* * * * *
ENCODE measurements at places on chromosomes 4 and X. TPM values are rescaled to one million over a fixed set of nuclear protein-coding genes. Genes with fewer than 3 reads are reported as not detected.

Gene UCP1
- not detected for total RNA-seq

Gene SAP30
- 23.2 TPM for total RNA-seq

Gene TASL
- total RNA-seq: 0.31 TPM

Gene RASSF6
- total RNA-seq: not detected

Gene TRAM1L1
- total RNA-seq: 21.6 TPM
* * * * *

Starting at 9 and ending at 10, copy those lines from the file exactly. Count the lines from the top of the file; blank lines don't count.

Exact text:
- total RNA-seq: not detected

Gene TRAM1L1